Buddleja incana

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Buddleja incana
Buddleja incana - Ruiz Lopez, H., Pavon, J., Flora Peruviana, et Chilensis, vol. 1 Plates 1-152 (1798-1802) - 187339 (crop).jpg
Scientific classification
Kingdom: Plantae
(unranked): Angiosperms
(unranked): Eudicots
(unranked): Asterids
Order: Lamiales
Family: Buddlejaceae
Genus: Buddleja
Species: B. incana
Binomial name
Buddleja incana
Ruiz & Pav.
Synonyms
  • Buddleja incana var. pannulosa Diels
  • Buddleja rugosa Kunth

[1]

Buddleja incana (kiswar in Quechua,[2][3] kiswara in Aymara,[4] hispanicized spellings quishuar, quisoar, quisuar, names which are also applied for other Buddleja species, however) is endemic to Bolivia, Peru, Ecuador and Colombia, growing in canyon bottoms along streams at elevations of 2,700 – 4,500 m. The species was first named and described by Ruiz and Pavon in 1798.[5][6][7]

Description[edit]

B. incana is a dioecious tree or shrub, 4 – 15 m tall, the trunk < 50  cm at the base, the bark brownish and furrowed. The branches are subquadrangular and tomentose, and form a rounded crown. The coriaceous leaves are mostly oblong, 7 – 21 cm long by 1 – 5 cm wide, the upper surface glabrescent, often bullate or rugose, the lower white or yellowish tomentose. The yellow to orange paniculate inflorescences have 2 – 3 orders of leafy-bracted branches bearing heads 1 – 1.5 cm in diameter, each with 15 – 40 flowers, the corollas 3 – 4 mm long. Ploidy: 2n = 76.[6] [1]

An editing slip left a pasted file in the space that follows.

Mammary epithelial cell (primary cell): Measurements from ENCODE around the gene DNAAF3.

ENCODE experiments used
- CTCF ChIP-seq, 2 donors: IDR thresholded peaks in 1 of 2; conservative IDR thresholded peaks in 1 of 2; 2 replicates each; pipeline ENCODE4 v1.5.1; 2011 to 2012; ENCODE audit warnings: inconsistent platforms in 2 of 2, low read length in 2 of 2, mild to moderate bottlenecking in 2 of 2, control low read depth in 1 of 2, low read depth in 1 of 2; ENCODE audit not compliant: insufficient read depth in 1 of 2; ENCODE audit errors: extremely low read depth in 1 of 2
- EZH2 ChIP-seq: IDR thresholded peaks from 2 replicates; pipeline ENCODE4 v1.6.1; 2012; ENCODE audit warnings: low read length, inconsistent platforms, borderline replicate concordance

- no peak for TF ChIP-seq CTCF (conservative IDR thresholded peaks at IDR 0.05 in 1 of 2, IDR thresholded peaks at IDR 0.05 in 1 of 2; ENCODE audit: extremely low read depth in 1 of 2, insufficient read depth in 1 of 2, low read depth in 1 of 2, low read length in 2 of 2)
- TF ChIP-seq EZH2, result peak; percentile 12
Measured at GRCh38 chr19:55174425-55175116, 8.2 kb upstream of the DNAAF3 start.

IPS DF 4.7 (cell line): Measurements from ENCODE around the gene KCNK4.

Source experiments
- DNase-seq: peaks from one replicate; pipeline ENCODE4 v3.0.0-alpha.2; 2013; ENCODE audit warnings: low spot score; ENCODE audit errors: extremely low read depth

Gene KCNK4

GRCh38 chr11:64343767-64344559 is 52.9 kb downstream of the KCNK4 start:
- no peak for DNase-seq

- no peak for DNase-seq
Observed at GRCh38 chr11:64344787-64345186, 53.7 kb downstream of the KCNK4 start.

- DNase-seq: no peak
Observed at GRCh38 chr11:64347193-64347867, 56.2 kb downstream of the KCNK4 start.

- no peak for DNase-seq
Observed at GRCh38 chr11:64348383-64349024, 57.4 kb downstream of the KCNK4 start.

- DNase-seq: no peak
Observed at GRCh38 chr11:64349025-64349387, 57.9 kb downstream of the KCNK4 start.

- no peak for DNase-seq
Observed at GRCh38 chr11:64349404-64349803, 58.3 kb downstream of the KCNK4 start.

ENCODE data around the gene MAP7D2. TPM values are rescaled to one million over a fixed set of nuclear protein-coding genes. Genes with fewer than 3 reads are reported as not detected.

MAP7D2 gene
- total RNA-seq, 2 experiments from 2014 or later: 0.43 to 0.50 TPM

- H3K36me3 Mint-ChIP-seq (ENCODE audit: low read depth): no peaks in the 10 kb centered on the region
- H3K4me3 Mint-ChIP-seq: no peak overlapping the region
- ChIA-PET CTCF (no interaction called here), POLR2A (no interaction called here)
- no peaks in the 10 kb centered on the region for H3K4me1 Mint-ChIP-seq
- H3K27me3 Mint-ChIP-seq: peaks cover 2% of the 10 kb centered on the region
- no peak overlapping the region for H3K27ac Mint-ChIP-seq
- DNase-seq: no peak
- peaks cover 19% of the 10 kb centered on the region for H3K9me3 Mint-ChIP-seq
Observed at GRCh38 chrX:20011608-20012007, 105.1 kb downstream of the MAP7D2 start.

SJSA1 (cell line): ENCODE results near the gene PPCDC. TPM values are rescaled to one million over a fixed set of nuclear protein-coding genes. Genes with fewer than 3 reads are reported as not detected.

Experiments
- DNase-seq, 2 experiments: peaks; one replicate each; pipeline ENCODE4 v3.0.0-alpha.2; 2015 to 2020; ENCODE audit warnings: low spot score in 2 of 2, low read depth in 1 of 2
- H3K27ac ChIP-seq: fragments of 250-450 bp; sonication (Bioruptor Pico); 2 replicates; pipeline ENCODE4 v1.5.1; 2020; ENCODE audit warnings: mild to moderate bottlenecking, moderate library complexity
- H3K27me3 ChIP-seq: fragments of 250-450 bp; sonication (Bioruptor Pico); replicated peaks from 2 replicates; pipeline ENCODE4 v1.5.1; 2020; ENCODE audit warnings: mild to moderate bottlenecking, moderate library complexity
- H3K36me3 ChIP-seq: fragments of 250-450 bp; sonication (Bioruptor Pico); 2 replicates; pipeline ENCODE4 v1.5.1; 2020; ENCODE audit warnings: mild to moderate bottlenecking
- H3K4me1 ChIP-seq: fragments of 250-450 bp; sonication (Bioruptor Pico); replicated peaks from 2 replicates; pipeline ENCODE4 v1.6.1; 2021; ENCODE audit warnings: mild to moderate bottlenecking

Uses[edit]

The leaves are used in folk medicine against toothache and as diuretic.[6]

References[edit]

  1. ^ Synonyms: Tropicos
  2. ^ Teofilo Laime Ajacopa, Diccionario Bilingüe Iskay simipi yuyayk'ancha, La Paz, 2007 (Quechua-Spanish dictionary)
  3. ^ Diccionario Quechua - Español - Quechua, Academía Mayor de la Lengua Quechua, Gobierno Regional Cusco, Cusco 2005 (Quechua-Spanish dictionary)
  4. ^ Yatiqirinaka Aru Pirwa, Lima, 2005 (Aymara-Spanish dictionary)
  5. ^ Ruiz & Pavon (1798). Prodr. 1: 52. t 80b. 1798
  6. ^ a b c Norman, E. M. (2000). Buddlejaceae. Flora Neotropica 81. New York Botanical Garden, USA
  7. ^ "Buddleja incana". Field Museum of Natural History. Retrieved 3 March 2016. 

Bibliography[edit]

  • Daniel W. Gade (1999). Nature and culture in the Andes.  62–63: Deforestation and reforestation of the central Andean highlands. The case of the Buddlejas.

External links[edit]